“Colleges provide academic courses in exchange for a fee, but a college is far more to its students than a business. Residential colleges provide living spaces, but they are more than mere landlords. Along with educational services, colleges provide students social, athletic, and cultural opportunities…Although college students may no longer be minors under the law, they may still be learning how to navigate the world as adults. They are dependent on their college communities to provide structure, guidance, and a safe learning environment.”
This ruling set the standard for the duty of care that universities in the United States owe to their students. It is up to universities to take steps to make sure that their students are safe from foreseeable dangers.
Key Takeaways to Fulfilling Your Duty of Care
So if you are a university, what does this ruling mean for you? For universities, there are three key takeaways: 1) who you owe a duty of care to, 2) where you are responsible, and 3) how you can fulfill your duty of care responsibilities.
The answer to the first question is fairly straightforward. In the words of the court, universities “do not have a special relationship with the world at large, but only their enrolled students.” So a university’s duty of care is only towards students—not everyone on campus. Furthermore, this duty of care has an expiration date. It only exists as long as the students remain students; once they graduate, the university no longer has a duty of care towards them.
The members of the California Supreme Court disagreed about how broadly to define the duty. Some argued that it should only exist in the classroom. Others argued for a broader scope. The court ended up deciding to paint it more broadly. The university’s duty of care to students exists both “in the classroom or during curricular
This means that whenever students are attending class, the duty exists. It also exists, though, during other curricular activities—even class trips, which could be off-campus. This means you need to be prepared to keep students safe even when they are not sitting at their desks.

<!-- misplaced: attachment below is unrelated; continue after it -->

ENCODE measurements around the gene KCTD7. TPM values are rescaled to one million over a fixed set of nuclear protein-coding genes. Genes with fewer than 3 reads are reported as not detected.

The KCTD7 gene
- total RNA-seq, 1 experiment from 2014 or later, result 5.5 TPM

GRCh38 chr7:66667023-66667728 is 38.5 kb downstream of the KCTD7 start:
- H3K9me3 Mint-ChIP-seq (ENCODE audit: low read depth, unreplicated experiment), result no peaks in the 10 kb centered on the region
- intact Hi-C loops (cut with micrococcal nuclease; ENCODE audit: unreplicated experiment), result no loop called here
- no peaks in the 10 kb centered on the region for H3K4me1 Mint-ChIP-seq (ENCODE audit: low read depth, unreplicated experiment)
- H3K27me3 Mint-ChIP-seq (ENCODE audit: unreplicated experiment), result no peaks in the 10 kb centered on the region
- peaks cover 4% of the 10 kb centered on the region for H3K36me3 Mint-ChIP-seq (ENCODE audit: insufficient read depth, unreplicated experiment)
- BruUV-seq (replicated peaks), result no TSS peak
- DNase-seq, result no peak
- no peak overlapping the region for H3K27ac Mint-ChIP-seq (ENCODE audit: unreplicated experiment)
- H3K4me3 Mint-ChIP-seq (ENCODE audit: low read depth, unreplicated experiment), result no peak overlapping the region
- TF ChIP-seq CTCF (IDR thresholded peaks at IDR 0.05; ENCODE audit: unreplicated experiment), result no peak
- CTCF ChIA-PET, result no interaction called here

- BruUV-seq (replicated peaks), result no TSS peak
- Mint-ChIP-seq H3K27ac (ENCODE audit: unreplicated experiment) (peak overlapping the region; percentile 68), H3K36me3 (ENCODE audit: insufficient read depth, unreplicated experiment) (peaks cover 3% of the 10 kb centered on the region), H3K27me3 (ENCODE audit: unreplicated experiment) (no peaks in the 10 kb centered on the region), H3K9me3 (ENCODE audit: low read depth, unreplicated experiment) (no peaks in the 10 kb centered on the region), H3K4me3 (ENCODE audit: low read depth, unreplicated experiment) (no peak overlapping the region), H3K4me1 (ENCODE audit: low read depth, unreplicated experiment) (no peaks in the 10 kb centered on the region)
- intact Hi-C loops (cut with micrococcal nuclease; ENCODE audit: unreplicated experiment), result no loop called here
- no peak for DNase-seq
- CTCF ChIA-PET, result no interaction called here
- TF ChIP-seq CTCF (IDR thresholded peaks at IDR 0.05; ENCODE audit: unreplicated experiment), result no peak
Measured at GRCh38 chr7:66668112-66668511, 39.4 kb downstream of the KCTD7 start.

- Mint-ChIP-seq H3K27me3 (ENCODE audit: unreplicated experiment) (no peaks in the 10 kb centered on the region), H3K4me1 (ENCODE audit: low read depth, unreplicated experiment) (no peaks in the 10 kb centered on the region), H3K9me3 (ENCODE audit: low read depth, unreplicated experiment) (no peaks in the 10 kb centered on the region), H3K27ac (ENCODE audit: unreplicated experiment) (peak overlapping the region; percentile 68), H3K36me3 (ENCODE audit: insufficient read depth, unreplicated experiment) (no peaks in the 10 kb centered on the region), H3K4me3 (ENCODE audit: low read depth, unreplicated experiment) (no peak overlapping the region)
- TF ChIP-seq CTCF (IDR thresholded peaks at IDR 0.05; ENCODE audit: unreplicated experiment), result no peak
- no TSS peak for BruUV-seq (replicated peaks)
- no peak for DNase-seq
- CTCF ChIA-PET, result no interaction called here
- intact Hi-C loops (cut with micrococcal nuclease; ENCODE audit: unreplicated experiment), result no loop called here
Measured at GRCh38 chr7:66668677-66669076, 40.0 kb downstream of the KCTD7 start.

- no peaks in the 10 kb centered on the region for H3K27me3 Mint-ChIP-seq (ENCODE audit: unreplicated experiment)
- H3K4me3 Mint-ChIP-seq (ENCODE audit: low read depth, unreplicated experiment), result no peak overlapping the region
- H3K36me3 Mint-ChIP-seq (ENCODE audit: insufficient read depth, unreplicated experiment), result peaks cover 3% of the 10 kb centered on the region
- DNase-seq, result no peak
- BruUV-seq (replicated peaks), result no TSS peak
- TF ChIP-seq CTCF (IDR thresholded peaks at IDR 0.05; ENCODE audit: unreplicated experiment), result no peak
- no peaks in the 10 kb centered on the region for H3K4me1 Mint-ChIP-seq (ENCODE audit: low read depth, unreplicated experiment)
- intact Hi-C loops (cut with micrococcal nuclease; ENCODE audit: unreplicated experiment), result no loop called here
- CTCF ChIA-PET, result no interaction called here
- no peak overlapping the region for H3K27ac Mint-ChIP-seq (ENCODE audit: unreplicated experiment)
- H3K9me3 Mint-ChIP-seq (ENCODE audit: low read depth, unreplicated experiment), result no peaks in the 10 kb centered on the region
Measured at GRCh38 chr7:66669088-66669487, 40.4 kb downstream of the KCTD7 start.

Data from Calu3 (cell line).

The question of how to fulfill the duty of care is the hardest to answer because it’s the most contextual. It depends on the specific situation and how best to keep students safe from the specific risks involved.
In the case of Katherine Rosen, UCLA likely could have fulfilled their duty in several different ways. Expelling him as a threat to other students certainly would have been sufficient. But the court hinted that less extreme measures also likely would have sufficed. Specifically, they mentioned that the university could have warned Rosen of Thompson’s behavior and that he had mentioned her by name.
In fact, the court went to great lengths to emphasize the importance of communication for university’s in fulfilling their duty of care. They said that, while the duty of care is to “protect” students, many times that just comes down to communication. “We speak here of a university’s duty “to protect” its students from foreseeable harm. However, in an appropriate case, this duty may be fully discharged if adequate warnings are conveyed to the students at risk.”
Mass Communication You Can Count On
Communication is key to fulfilling any duty of care, but perhaps especially for universities. The courts have said this multiple times. If someone does become a threat on your campus, you have a duty to notify your students so that they can take active measures to keep themselves safe.
To do this, you need a reliable, easy-to-use mass notification system capable of getting the word out immediately to those in danger. In situations like this, every second counts. You don’t have time to labor through outdated or unintuitive software. A clunky mass-text blaster won’t cut it. Your system needs to be fast, reliable, and easy-to-use.
AlertMedia is the modern, cloud-based solution that you need to fulfill your duty of care. AlertMedia’s easy-to-use interface lets you craft the emergency notification you need in a matter of seconds. Then, dynamic groups ensure that you get your message out to the right people.
Universities exist to educate. But that isn’t all they do. Universities also house students, feed them, and serve as their primary community. Because of this, universities are more than just a workplace. So they owe their students a higher duty of care than an employer does. Make sure you have the software you need to keep your students safe, informed, and connected.